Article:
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Prevalence proportion ratios: estimation and hypothesis testing.
Skov T; Deddens J; Petersen MR; Endahl L
Int J Epidemiol 1998 Feb; 27(1):91-95
Recent communications have argued that often it may not be appropriate to analyse cross-sectional studies of prevalent outcomes with logistic regression models. The purpose of this communication is to compare three methods that have been proposed for application to cross sectional studies: (1) a multiplicative generalized linear model, which we will call the log-binomial model, (2) a method based on logistic regression and robust estimation of standard errors, which we will call the GEE-logistic model, and (3) a Cox regression model. Five sets of simulations representing fourteen separate simulation conditions were used to test the performance of the methods. All three models produced point estimates close to the true parameter, i.e. the estimators of the parameter associated with exposure had negligible bias. The Cox regression produced standard errors that were too large, especially when the prevalence of the disease was high, whereas the log-binomial model and the GEE-logistic model had the correct type I error probabilities. It was shown by example that the GEE-logistic model could produce prevalences greater than one, whereas it was proven that this could not happen with the log-binomial model. The log-binomial model should be preferred.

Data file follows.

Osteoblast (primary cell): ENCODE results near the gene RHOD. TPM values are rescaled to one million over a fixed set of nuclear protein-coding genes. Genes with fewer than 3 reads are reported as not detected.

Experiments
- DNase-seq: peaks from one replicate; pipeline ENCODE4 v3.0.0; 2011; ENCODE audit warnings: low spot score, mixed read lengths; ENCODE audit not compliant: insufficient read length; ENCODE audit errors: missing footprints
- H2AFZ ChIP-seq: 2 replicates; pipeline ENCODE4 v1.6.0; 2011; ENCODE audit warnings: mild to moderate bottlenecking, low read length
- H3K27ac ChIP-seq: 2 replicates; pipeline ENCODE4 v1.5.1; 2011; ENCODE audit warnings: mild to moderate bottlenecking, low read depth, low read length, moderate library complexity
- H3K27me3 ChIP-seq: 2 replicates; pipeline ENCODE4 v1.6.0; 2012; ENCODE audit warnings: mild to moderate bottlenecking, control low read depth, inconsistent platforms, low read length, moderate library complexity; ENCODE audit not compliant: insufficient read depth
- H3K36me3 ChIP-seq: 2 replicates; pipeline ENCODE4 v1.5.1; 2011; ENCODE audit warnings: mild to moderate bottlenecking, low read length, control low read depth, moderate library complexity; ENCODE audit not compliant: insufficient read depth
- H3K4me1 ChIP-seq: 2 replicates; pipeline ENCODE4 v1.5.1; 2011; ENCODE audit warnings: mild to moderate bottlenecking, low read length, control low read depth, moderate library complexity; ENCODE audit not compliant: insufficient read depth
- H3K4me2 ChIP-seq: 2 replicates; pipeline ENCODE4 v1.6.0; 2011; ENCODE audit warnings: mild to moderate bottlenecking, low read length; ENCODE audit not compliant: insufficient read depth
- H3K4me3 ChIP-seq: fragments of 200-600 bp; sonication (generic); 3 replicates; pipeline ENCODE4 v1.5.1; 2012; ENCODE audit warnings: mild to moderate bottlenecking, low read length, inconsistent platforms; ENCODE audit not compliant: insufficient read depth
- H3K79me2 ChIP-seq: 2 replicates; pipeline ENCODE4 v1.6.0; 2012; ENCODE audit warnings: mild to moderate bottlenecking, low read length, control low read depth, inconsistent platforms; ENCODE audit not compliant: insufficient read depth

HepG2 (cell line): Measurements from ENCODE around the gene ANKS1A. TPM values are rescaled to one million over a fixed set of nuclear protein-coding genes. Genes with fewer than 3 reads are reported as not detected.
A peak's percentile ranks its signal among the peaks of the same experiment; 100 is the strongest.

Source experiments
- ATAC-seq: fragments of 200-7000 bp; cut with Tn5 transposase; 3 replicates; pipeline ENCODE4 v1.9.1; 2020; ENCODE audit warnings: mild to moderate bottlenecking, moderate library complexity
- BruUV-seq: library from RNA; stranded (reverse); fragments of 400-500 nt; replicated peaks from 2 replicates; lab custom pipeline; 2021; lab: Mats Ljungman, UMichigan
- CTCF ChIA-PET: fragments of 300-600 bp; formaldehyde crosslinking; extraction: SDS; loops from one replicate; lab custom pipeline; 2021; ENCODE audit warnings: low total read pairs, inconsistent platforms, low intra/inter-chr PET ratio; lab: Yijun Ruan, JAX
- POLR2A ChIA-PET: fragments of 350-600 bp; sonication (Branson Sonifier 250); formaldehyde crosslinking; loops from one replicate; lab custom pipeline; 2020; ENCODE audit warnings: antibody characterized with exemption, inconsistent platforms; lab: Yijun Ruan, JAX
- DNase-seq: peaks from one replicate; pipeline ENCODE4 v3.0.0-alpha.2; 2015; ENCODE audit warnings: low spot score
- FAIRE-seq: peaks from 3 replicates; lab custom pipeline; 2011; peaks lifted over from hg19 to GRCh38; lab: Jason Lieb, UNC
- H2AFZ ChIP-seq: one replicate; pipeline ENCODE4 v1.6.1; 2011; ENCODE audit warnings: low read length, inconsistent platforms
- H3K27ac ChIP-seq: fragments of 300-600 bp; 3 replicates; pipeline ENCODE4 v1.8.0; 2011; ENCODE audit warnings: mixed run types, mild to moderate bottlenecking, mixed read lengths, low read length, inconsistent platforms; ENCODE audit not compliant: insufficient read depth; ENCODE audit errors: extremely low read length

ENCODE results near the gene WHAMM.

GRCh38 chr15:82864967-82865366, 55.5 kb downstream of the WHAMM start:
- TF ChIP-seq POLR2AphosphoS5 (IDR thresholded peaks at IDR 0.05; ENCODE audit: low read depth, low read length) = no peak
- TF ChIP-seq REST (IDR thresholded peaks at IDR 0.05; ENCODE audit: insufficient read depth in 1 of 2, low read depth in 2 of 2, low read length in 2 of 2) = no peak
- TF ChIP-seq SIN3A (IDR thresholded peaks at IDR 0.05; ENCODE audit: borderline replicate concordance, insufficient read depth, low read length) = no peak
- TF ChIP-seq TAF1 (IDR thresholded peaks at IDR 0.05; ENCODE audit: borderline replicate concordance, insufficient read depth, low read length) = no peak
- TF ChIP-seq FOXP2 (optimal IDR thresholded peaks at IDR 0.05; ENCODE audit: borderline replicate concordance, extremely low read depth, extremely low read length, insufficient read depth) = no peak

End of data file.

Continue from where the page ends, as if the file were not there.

Models; Group-dynamics; Musculoskeletal-system-disorders; Simulation-methods; Exposure-assessment; Statistical-analysis; Author Keywords: Generalized linear model; Cox regression; cross sectional study; log-binomial model; GEE-logistic model
National Institute for Occupational Safety and Health, Division of Surveillance, Hazard Evaluations and Field Studies, 4676 Columbia Parkway, Cincinnati, Ohio 45226-1988, USA
Issue of Publication
International Journal of Epidemiology
Page last reviewed: September 2, 2020
Content source: National Institute for Occupational Safety and Health Education and Information Division